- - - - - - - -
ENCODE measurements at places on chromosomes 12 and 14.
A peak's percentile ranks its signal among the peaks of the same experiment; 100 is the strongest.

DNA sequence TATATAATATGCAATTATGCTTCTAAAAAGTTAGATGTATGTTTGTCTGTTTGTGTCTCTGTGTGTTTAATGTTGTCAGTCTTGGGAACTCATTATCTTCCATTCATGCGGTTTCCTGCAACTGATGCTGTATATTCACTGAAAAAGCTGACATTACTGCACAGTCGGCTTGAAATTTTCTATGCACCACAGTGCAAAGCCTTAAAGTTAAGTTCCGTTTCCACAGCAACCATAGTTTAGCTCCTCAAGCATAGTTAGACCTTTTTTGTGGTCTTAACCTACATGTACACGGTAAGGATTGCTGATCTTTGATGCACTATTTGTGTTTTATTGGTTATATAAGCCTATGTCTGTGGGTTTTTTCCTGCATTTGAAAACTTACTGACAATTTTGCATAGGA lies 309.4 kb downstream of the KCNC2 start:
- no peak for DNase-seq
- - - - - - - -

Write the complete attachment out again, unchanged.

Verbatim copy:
ENCODE measurements at places on chromosomes 12 and 14.
A peak's percentile ranks its signal among the peaks of the same experiment; 100 is the strongest.

DNA sequence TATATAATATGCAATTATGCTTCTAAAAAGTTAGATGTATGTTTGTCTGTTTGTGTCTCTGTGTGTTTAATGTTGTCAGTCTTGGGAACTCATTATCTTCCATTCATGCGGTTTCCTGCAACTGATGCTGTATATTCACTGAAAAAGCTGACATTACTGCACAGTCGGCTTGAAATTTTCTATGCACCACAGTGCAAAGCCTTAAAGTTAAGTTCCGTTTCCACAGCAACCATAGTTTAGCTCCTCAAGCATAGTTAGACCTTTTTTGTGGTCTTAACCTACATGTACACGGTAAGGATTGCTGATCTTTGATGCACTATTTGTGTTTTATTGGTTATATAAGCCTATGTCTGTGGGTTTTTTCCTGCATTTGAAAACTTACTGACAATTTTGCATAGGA lies 309.4 kb downstream of the KCNC2 start:
- no peak for DNase-seq